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My Bone Marrow Transplant

Pain is inevitable, suffering is optional.

Monthly Archives: November 2012

There is a big discussion going on on the GvHD forum on about the lack of knowledge about GvHD. It seems to be almost universal that transplant doctors don’t tell patients about the potential long term complications. There is very little research into the subject because the population who suffer from it is tiny, it just isn’t worth the drug companies time to look into it properly.

I was told almost nothing prior to my transplant about the potential complications. I knew that there was a very high chance that I would get it, I knew that it would probably be the skin and gut. I have it in my gut, eyes and mouth. Getting some GvHD is a good thing because it means the new immune system is active and attacking my cells so it will also kill any remaining leukaemia cells, but if it isn’t managed properly it can cause serious illness and even death. Just this week a 9 year old girl here in Manila, who had a BMT in January 2011, died of bronchiolitis obliteransĀ which is where the GvHD gets into the lungs andĀ drastically reduces lung function. This is the worst possible GvHD to get, if you do survive you are likely to have a lung function of less than 50%.

There are no accurate statistics of death from GvHD, the deaths are usually classified as something else like the above mentioned lung problem. Most present as auto-immune diseases because that is actually what they are, but the patient wouldn’t get the auto-immune disease without the GvHD so that is the real reason and it should be recorded as such.


Yesterday I went to see Dr. Ruth D at SLMC because she is a pulmonary specialist and I have a head and chest cold and cough. I haven’t seen her since I was in the ICU in SLMC last March. She was the doctor who kept me alive long enough for me to be airlifted to Hong Kong. She helped save my life. She’s a wonderful, cheery, chatty person who is a delight to be with.

The first words out of her mouth after the usual pleasantries were “what prednisolone dose are you on?” That threw me; I’m used to haematologists asking such things but from a pulmonary doctor it was something new. She took careful notes of my current drug regime, and from the questions it was obvious that she knew a lot about GvHD. She asked me where my GvHD presents and I told her the gut, mouth and infrequently the skin. She said she had a patient who had a transplant 8 years ago and the GvHD is only on her tongue. We had a discussion about bronchiolitis obliterans, the most dreaded GvHD, and also scleroderma. She listened to my chest, prescribed a whole lot of medication including a new antibiotic, nagged me to exercise more and sent me on my way.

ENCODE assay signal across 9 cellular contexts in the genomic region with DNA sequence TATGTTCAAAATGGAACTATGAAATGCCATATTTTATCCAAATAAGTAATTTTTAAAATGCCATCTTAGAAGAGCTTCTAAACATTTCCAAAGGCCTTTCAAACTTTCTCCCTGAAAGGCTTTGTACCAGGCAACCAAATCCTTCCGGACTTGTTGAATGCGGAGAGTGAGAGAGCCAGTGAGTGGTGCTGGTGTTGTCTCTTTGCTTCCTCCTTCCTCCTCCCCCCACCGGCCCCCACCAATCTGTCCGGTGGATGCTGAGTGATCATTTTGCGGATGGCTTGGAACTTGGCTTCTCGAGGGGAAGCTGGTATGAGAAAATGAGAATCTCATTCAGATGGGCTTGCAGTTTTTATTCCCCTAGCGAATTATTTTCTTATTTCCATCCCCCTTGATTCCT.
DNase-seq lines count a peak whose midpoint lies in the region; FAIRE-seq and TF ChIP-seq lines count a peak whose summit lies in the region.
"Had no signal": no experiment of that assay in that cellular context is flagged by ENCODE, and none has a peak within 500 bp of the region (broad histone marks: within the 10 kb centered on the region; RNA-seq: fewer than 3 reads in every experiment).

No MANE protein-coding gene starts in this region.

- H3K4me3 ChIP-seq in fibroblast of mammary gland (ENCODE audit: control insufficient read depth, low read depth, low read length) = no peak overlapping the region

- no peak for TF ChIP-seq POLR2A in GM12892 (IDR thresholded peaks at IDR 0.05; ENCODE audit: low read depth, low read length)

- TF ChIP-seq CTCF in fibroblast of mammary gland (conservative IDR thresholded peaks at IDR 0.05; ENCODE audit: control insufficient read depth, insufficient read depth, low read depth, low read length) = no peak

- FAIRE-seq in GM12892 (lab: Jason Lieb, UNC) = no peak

I went to an ENT Specialist yesterday. My right ear has been bothering me for a few weeks, just feeling like it is blocked most of the time. He shoved a camera in my left ear to show me what a good ear looks like, surprisingly hairy in there but no wax. Then he went into the right ear and it was very gungy. What followed was not nice; he tried to suction out the wax that was stuck to my eardrum which was intensely painful! He got some out but the pain was so great he abandoned the suction and used a pair of fine tweezers to extract a lot more; less pain but still some. There is still some stuck to my eardrum so he gave me a prescription for Cleanear which I have to use 3 times a day to dissolve the remaining wax.

Also yesterday I received permission to reduce the Prednisolone dose to 15mg per day. So far so good.

I’ve got Sam’s cough with a bit of phlegm, Chinese cough medicine keeps it under control.

My weight has increased a bit since I went back on the steroids, today I am 79.6kg, still over 10kg down on my pre-illness weight. But that’s a good thing for other health reasons.

No issues after reducing the steroid dose to 20mg per day. I am coughing but Sam has been sick with a cough as well so no surprises there. No more noticeable edema, sometimes I think my feet are slightly swollen but regular shoes still fit.

I have a tropical fish tank which I find very therapeutic. As I’ve never kept fish before I have started a separate blog to chronicle my journey. Why fish? It wasn’t through choice as you will read, but now that I have them I am determined to keep them healthy and alive.

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